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2017: The Year in Review

Several times each month, we at Theodoros & Rooth like to inform you in this space about items in the news that might affect you and the welfare of your family. It’s one way we feel we can keep you more safe and secure as you go about your daily lives. We will continue to provide this service in this new year of 2018. Meanwhile, here are highlights of some of the reports we presented to you last year. The complete articles can be found here on our blog site. From all of us at Theodoros & Rooth, here’s hoping that your New Year is safe, healthy and full of goodness. Know that if you need our help, we’re always here for you.

January 2017

A year ago, in a December 30 blog, we warned that heart patients may be at risk from a medical device used during surgery.

We printed another report about some Republicans who believe thata malpractice crisis is threatening health care in the United States. Experts say this is not the case and that there has been no such “crisis” in more than 10 years.


A suit in New Mexico was settled regarding alleged implantation of unnecessary pacemakers and other activities that may have caused potential harm to patients.


Last March we provided two reports on what do to protect your rights after a vehicular accident and how an Indiana car accident attorney from Theodoros & Rooth can help you.

2017 was a tough year for Johnson & Johnson and the on-going lawsuits against the company for alleged dangers inherent in Johnson & Johnson’s baby powder.

Also in March we brought news about some new facts about concussions among kids. One of the surprising facts in this report was that enrolling your child in flag football may not necessarily be safer than tackle football.


This month brought news about one of the most popular cosmetic procedures these days — breast implant surgeries. There are many health concerns to consider before having one.

There was good news in that the chance of getting injured at work is at a 25-year low in Indiana.

For those who have had a medical device implanted – whether a pacemaker or a new hip – there were new warnings about the recall of many of them.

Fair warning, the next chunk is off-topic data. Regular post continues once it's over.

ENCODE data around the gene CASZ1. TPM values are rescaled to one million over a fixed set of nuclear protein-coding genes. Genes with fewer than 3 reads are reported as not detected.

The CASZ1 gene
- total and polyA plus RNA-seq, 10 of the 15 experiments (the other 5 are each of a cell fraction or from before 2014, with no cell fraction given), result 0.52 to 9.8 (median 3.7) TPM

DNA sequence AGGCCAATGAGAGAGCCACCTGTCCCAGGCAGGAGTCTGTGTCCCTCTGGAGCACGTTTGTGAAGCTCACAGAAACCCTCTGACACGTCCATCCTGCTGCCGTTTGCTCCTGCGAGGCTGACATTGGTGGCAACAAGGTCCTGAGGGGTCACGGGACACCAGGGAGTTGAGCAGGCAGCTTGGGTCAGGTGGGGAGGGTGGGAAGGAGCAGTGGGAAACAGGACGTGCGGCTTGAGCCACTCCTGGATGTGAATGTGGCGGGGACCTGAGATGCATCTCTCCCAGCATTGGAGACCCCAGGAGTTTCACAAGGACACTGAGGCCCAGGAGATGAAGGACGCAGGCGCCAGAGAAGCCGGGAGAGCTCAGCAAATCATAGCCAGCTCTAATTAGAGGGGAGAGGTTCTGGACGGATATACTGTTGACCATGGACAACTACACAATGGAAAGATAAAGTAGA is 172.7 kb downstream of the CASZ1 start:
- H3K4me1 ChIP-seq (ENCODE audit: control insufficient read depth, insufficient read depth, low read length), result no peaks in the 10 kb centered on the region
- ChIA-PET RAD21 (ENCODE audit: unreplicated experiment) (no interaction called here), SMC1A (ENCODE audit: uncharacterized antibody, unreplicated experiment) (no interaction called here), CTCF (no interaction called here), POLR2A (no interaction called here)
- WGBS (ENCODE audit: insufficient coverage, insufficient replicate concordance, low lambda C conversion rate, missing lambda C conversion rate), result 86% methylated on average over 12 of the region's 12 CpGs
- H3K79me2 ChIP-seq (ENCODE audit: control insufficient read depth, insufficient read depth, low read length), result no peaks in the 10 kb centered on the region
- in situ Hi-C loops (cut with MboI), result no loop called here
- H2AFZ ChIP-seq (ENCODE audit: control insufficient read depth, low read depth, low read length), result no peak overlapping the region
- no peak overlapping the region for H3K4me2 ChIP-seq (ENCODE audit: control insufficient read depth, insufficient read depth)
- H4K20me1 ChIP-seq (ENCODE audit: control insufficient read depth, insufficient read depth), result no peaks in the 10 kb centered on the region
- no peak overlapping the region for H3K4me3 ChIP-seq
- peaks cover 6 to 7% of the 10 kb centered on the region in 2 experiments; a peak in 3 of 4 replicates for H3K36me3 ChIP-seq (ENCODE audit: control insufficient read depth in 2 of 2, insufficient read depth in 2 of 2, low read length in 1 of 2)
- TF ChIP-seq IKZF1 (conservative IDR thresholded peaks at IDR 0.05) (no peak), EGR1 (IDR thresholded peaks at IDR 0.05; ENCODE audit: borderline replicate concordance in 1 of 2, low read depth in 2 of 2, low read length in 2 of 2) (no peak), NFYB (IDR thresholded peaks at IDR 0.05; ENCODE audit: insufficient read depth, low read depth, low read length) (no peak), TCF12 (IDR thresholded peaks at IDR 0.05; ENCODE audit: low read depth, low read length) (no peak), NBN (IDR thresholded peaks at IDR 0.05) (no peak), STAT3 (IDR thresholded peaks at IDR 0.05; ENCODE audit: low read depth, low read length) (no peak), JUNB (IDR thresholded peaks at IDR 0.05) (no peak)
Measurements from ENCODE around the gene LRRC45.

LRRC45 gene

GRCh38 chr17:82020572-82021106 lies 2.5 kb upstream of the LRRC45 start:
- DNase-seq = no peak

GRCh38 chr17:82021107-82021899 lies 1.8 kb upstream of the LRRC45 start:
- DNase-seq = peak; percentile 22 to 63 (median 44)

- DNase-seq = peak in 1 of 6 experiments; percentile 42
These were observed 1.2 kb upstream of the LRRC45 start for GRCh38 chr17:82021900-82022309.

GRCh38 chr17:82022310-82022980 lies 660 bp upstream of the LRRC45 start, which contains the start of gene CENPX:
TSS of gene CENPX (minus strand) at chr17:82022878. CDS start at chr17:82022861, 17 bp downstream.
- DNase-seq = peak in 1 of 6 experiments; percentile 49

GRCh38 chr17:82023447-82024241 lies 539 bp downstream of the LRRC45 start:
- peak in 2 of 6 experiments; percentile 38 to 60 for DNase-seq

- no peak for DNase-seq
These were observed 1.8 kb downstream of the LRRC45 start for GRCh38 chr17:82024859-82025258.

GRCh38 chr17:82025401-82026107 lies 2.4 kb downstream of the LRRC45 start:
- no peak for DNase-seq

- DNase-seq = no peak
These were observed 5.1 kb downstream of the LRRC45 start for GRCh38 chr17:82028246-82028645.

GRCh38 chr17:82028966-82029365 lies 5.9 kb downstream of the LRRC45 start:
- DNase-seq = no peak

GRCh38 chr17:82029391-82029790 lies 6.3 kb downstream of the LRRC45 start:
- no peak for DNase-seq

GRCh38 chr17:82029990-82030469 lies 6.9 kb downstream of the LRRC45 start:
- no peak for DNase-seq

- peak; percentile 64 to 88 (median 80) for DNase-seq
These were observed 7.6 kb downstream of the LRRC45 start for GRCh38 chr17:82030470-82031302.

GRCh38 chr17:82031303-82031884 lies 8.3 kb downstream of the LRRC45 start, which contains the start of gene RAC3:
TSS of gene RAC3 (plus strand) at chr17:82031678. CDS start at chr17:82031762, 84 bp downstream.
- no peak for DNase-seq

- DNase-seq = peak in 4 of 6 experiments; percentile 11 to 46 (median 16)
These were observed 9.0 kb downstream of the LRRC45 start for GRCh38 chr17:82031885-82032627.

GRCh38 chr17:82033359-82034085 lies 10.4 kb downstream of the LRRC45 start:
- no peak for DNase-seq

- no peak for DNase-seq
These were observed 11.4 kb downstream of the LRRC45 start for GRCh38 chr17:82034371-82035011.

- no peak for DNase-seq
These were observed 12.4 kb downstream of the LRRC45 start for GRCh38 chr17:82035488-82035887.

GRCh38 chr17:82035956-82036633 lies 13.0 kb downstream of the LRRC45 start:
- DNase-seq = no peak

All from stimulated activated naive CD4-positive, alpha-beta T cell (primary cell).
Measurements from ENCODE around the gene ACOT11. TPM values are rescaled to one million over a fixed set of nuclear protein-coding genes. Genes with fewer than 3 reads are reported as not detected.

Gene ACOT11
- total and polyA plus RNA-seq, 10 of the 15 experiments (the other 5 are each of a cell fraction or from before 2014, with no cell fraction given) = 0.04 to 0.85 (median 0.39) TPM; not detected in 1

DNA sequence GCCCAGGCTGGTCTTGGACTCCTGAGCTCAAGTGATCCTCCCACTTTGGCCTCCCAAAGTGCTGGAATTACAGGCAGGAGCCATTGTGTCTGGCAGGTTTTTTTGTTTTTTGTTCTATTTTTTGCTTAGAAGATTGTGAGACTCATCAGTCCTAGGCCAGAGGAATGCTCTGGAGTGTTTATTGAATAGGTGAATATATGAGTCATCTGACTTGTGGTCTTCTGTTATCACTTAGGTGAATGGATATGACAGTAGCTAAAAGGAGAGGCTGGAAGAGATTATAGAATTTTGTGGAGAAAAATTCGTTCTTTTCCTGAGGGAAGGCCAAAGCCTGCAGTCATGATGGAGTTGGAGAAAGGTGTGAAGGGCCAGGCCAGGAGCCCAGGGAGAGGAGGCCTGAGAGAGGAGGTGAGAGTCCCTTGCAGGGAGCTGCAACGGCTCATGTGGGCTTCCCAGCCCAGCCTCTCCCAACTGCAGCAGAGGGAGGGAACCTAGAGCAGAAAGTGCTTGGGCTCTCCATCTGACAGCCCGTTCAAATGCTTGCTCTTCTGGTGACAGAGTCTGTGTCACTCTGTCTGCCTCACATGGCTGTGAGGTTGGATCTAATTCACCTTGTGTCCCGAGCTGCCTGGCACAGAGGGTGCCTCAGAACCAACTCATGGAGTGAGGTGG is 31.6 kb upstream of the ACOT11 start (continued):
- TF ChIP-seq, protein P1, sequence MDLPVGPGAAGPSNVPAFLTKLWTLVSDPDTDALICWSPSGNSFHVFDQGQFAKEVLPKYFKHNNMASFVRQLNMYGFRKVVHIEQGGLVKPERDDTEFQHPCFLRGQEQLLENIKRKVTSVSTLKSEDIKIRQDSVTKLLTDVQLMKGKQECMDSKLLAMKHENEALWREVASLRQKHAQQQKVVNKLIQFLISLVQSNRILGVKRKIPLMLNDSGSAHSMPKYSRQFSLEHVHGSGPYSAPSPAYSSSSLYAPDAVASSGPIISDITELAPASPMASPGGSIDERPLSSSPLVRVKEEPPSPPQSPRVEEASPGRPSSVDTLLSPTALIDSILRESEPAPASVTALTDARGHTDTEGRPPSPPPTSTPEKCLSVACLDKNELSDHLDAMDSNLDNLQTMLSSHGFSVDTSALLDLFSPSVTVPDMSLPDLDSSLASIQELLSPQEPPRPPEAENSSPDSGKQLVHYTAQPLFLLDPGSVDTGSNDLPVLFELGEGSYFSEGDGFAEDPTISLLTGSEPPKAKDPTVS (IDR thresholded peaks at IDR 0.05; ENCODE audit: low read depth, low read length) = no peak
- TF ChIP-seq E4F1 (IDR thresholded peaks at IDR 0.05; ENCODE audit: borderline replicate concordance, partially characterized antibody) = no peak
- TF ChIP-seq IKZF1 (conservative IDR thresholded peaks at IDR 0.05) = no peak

Spring brought news about the season of outdoor cooking and the pleasures of enjoying hot dogs, hamburgers and steaks on the grill with family and friends. We told you ways to keep a great get together from turning tragic.

Near the end of the month we published a report about the alarming and on-going shortage of doctors in our country.


Summer brought safety messages about how driving a boat is not all unlike driving a car. We provided warnings about irresponsible boaters who break the rules and cause danger to others.

In mid-month we learned about continuing concussion related suits against the

Indianapolis-based NCAA. This despite new guidelines for safety against head injuries at the college level.


The Indiana Med Mal Cap was raised in Indiana while Medical Malpractice Caps in Florida were ruled unconstitutional.

At the peak of the summer vacation season we provided tips from the AAA to help an otherwise memorable family automobile excursion from turning in to a catastrophe. Some simple safeguards were strongly advised ahead of the trip.

Summer brings scores of new teen-age drivers. It’s also the deadliest time for them due to inexperience behind the wheel, texting, and general risk-taking.


We provided information here about Indiana Dram Shop laws and how bars and others who over-serve intoxicating beverages could be liable for a resulting tragedy.

Theodoros & Rooth also asked the question, “How really safe is your high school athlete? We revealed a study at the start of the school year that shows some required safety guidelines have not been fully implemented.

Then there was the question about new car safety systems. Do they really work?


The fall of last year produced a rather shocking study about abuse of nursing home residents. According to the Associated Press, more than 1 in 4 cases of possible sexual and physical abuse against nursing home patients apparently went unreported.

There was another concerning report about how too many nurses may not know enough about the potential dangers of childbirth.


Johnson & Johnson’s problems continued with the filing of a new suit that alleges the company knew of asbestos in their talcum powder and did little about it.

There was another shocking report about an Iowa trucking company that was shut down. It was the result of a discovery that one of their vehicles was carrying victims of human trafficking. Some of them died.


This month brought welcome news about a nurse who was falsely arrested for just doing her job. She later received the justice she deserved.

We published a two-part report on nursing home neglect. The series was about

the high rate of preventable falls and bed sores among residents of care facilities.

There was another story about an Indianapolis fertility doctor accused of inseminating patients with his own sperm. He was expected to plead guilty.


At year’s end we revealed alarming statistics about the ever-increasing use of smartphones while driving and how this has contributed to even higher rates of traffic accidents and fatalities.